“In this study, we demonstrated that three mutations, the RSYLTPGD246-253N, L452Q and F490S mutations, respectively confer resistance to the vaccine-induced antiviral immunity. Additionally, the T76I and L452Q mutations contribute to enhanced viral infectivity. Our data suggest that there are at least two virological features on the Lambda variant: increasing viral infectivity (by the T76I and L452Q mutations) and exhibiting resistance to antiviral immunity (by the RSYLTPGD246-253N, L452Q and F490S mutations).”
PHE England have recently published new reports on the SARS-COV-2 variants circulating in Britain: Alpha, Beta, Gamma, Zeta, Eta, B.1.1.318, Theta, Kappa, B.1.617.3, AV.1, C.36.3, Lambda, C.37
Variants under surveillance
Secondary attack rates
SARS-CoV-2 Immunity and Reinfection Evaluation (the SIREN study) cohort monitoring
Part 2: Delta (B.1.617.2) surveillance
Surveillance through genomic data
Delta with K417N (Delta-AY.1)
Data on individual variants
Lambda (C.37, VUI-21JUN-01)
“We also observed that the spike protein of the Lambda variant presented increased infectivity when compared with the spike protein of the Alpha and Gamma variants, both of them with reported increased infectivity and transmissibility. Together, our data show for the first time that mutations present in the spike protein of the Lambda variant confer escape to neutralizing antibodies and increased infectivity.”
“The evidence presented here reinforces the idea that massive vaccination campaigns in countries with high SARS-CoV-2 circulation rates must be accompanied by strict genomic surveillance aimed to rapidly identify new viral isolates carrying spike mutations as well as studies aimed to analyze the impact of these mutations in immune escape and vaccines breakthrough.”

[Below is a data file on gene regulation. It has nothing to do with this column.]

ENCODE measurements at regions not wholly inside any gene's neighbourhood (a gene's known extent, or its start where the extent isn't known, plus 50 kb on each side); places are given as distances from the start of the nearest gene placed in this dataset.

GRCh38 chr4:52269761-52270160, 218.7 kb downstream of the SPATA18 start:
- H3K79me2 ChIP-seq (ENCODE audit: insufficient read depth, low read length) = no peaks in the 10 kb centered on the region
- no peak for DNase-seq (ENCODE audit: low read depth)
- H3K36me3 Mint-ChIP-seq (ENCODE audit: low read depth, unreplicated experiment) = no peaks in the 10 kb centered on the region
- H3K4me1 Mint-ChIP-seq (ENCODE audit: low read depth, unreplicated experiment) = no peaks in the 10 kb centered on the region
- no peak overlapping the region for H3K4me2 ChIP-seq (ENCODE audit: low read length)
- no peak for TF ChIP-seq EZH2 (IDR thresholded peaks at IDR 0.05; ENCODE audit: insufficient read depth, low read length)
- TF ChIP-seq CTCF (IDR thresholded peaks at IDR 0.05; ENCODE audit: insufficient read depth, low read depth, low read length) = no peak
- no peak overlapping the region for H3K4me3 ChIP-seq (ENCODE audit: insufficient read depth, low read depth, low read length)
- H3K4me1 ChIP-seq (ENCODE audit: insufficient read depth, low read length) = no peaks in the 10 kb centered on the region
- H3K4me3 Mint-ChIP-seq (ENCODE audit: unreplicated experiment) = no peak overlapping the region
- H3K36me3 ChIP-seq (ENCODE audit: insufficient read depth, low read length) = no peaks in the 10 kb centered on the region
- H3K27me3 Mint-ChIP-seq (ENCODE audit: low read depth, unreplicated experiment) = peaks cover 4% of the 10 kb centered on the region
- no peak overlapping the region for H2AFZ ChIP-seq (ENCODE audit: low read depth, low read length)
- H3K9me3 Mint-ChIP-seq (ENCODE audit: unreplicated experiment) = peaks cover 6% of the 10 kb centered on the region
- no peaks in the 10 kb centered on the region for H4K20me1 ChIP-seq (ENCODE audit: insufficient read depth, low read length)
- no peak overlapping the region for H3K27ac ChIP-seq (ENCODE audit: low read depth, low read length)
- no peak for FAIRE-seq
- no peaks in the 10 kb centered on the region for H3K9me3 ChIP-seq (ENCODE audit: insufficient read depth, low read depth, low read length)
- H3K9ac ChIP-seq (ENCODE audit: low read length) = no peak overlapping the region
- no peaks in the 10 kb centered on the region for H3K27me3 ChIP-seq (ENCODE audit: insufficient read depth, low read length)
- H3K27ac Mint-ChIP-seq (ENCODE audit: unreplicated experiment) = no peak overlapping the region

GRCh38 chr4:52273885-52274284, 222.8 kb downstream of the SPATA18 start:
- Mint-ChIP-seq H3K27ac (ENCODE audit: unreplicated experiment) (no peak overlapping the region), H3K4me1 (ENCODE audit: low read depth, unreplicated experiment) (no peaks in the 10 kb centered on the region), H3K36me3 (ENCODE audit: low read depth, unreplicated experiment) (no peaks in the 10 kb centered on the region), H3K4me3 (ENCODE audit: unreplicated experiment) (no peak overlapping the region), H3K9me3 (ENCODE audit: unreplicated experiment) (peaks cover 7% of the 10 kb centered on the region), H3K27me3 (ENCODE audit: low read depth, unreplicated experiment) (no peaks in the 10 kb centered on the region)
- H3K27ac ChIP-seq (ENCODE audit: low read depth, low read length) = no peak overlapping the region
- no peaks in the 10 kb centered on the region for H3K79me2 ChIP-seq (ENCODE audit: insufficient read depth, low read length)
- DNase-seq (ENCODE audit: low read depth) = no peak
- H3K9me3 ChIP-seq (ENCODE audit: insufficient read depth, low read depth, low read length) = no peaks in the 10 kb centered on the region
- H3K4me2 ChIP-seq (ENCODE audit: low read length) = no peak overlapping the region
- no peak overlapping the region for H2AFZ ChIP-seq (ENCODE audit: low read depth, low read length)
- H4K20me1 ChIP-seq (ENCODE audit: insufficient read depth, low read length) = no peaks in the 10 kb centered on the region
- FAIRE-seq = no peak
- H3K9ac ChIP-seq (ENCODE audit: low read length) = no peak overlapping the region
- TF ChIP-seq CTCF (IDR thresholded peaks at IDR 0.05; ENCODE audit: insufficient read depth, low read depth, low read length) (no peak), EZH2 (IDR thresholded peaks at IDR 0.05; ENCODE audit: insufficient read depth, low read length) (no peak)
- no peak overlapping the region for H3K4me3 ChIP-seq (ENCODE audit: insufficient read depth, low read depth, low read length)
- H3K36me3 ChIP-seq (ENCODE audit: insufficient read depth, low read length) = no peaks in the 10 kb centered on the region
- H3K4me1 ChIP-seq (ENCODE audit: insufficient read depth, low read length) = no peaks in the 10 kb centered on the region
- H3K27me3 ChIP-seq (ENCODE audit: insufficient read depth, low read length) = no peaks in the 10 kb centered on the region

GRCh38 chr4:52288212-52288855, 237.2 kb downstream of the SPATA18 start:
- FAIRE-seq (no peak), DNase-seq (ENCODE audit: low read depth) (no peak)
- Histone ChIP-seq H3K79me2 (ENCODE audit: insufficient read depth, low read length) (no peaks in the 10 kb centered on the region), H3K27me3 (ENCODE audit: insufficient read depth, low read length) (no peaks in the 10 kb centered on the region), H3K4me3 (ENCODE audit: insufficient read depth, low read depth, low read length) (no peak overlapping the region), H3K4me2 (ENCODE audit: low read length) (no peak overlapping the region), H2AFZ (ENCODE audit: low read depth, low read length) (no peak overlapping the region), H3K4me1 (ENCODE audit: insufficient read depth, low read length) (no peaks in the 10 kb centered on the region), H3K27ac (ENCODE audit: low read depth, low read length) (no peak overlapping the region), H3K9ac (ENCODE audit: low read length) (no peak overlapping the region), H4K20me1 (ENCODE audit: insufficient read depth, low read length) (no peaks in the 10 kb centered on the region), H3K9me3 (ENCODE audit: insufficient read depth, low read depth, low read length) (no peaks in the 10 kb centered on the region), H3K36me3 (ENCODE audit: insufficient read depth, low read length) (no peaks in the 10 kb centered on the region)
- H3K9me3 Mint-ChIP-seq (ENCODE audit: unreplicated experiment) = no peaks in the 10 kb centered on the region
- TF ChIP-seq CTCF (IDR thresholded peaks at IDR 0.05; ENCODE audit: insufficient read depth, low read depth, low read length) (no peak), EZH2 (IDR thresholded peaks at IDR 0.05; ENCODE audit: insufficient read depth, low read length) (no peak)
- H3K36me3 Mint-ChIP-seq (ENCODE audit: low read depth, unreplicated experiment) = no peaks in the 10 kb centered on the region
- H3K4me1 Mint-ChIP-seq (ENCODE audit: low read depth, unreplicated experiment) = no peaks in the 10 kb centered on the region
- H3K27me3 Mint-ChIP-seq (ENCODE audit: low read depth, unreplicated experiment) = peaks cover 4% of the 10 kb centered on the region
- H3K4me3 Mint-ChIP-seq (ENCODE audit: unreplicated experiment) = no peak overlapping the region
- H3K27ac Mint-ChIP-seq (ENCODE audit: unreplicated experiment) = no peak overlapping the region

We report the emergence of a novel lineage of SARS-CoV-2 in South America, termed C.37. It presents seven nonsynonymous mutations in the Spike gene (Δ247-253, G75V, T76I, L452Q, F490S, T859N) and a deletion in the ORF1a gene (Δ3675-3677) also found in variants of concern (VOCs) Alpha, Beta, and Gamma. Initially reported in Lima, Peru, in late December 2020, it now accounts for 97% of Peruvian public genomes in April 2021. It is expanding in Chile and Argentina, and there is evidence of onward transmission in Colombia, Ecuador, Mexico, the USA, Germany, and Israel. On June 15, 2021, the World Health Organization designated C.37 as Variant of Interest (VOI) Lambda.
The World Health Organization (WHO) said Wednesday that the coronavirus variant of COVID-19, commonly known as C.37, has been named Lambda. Lambda has been identified in 29 countries, most notably in South America where it is believed to have originated.
First identified in Peru, the Lambda lineage was classified as a global Variant of Interest on Monday due to an “elevated prevalence” in South America, the WHO said in its weekly update.
Lambda has been rampant in Peru where 81 percent of COVID-19 cases since April 2021 were associated with this variant, authorities reported.
In Chile, it was detected in 32 percent of all submitted sequences in the last 60 days, and only outclassed by the Gamma (P.1) variant which was first identified in Brazil. Other countries such as Argentina and Ecuador have also reported elevated prevalence of the new variant.
The WHO reported that the Lambda lineage carries mutations that might increase transmissibility or strengthen the virus’s resistance to antibodies.
However, evidence is too limited for the moment, the Geneva-based organization said, and more studies are required to understand better the Lambda variant.
** Our opinion: At the moment, the Sars-CoV-2 infection numbers in South America seem to be declining after peaking in June 2021. The Delta variant seems to be more of a threat internationally when you compare Latin America infection figures with the UK figures for example **
Lineage prevalence in Peru: